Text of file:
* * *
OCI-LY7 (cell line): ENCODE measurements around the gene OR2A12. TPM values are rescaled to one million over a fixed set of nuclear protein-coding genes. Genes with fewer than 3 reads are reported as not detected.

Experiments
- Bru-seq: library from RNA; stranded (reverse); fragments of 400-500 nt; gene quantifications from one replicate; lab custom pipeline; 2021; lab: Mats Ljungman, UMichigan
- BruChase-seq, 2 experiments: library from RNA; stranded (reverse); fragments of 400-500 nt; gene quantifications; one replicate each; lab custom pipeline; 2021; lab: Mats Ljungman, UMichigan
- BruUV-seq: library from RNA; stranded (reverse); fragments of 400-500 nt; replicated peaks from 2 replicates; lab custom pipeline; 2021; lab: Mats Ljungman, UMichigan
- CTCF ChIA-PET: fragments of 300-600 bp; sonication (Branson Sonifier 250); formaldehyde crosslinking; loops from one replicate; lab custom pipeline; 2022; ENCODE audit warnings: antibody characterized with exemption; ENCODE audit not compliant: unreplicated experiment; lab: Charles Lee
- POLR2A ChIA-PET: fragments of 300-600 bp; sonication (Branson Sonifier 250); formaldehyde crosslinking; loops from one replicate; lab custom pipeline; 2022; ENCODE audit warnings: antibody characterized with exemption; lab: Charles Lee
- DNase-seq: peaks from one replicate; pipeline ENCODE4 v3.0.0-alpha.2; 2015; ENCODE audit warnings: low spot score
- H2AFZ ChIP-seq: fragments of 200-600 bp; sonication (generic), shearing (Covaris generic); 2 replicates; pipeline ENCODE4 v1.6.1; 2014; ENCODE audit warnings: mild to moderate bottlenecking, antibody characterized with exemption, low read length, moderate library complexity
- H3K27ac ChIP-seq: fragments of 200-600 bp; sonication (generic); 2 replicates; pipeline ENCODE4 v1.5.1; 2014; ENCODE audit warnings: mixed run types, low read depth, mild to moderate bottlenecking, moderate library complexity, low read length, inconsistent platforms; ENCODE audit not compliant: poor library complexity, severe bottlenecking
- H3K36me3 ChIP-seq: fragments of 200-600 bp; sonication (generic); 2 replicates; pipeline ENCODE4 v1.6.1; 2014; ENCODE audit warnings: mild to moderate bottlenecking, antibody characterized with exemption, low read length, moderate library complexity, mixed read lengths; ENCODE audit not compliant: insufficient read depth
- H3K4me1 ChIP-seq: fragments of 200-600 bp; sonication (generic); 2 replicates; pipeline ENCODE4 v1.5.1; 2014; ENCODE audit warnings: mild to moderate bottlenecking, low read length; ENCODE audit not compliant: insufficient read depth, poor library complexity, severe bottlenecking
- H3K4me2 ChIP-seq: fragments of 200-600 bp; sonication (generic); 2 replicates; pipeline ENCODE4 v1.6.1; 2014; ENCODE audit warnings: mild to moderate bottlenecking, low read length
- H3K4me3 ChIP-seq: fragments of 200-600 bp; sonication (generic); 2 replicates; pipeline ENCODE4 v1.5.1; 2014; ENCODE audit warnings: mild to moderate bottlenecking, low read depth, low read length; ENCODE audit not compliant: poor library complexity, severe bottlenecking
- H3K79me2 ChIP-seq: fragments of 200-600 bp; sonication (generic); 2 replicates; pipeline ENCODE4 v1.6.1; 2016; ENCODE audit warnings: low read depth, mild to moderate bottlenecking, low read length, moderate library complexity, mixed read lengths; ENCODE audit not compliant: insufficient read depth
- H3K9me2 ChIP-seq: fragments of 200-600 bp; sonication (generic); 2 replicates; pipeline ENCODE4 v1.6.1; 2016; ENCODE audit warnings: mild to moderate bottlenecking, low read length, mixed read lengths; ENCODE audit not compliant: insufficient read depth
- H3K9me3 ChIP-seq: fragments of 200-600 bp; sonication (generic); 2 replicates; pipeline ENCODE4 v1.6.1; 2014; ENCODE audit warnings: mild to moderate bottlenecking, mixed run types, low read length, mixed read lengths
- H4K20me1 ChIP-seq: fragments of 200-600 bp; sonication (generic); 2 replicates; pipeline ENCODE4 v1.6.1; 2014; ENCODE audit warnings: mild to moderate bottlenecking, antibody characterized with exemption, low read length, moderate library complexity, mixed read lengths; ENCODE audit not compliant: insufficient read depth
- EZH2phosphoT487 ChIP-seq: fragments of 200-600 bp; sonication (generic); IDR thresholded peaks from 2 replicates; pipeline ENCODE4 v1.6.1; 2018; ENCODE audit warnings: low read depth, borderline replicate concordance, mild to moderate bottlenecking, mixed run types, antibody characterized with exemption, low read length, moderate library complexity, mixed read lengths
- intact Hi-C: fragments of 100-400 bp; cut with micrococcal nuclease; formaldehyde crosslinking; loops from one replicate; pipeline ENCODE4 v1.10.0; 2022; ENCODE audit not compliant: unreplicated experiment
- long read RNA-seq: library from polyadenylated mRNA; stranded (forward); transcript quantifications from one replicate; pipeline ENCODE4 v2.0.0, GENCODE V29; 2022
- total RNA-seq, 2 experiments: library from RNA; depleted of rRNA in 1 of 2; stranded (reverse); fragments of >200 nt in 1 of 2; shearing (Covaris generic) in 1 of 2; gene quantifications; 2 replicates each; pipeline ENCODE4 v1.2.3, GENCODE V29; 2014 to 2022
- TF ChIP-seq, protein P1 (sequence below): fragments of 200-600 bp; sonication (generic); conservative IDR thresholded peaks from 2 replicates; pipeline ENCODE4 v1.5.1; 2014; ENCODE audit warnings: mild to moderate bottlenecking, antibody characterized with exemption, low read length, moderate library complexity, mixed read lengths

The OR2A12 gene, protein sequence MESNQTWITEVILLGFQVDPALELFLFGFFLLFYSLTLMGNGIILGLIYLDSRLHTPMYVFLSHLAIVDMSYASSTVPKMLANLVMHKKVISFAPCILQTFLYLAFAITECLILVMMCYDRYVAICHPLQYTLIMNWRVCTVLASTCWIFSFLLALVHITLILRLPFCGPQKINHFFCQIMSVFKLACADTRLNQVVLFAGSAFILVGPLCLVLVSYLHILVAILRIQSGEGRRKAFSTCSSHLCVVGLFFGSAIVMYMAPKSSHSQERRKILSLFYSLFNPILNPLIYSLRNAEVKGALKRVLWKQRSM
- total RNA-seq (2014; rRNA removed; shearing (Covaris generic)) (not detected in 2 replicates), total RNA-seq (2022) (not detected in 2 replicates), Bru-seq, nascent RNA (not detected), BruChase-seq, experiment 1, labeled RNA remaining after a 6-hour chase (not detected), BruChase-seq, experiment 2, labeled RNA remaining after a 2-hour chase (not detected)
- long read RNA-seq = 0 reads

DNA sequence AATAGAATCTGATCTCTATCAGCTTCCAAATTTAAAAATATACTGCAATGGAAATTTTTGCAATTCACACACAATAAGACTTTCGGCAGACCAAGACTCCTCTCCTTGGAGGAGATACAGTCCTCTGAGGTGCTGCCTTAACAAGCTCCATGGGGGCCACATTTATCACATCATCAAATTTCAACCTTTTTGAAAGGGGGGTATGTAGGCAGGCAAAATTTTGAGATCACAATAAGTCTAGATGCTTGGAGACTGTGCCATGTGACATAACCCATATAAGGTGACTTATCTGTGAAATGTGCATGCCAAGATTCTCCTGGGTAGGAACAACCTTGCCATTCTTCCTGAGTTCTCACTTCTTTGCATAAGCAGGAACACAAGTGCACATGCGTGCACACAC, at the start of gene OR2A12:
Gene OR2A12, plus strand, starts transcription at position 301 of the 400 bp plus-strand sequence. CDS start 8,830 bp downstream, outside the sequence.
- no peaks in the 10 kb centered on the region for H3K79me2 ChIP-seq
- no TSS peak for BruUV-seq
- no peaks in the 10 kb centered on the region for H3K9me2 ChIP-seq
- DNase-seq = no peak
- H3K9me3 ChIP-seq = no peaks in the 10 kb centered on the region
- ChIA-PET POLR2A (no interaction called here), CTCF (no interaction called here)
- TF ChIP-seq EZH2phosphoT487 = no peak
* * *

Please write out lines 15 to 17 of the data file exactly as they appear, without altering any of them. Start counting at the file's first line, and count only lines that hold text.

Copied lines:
- H3K79me2 ChIP-seq: fragments of 200-600 bp; sonication (generic); 2 replicates; pipeline ENCODE4 v1.6.1; 2016; ENCODE audit warnings: low read depth, mild to moderate bottlenecking, low read length, moderate library complexity, mixed read lengths; ENCODE audit not compliant: insufficient read depth
- H3K9me2 ChIP-seq: fragments of 200-600 bp; sonication (generic); 2 replicates; pipeline ENCODE4 v1.6.1; 2016; ENCODE audit warnings: mild to moderate bottlenecking, low read length, mixed read lengths; ENCODE audit not compliant: insufficient read depth
- H3K9me3 ChIP-seq: fragments of 200-600 bp; sonication (generic); 2 replicates; pipeline ENCODE4 v1.6.1; 2014; ENCODE audit warnings: mild to moderate bottlenecking, mixed run types, low read length, mixed read lengths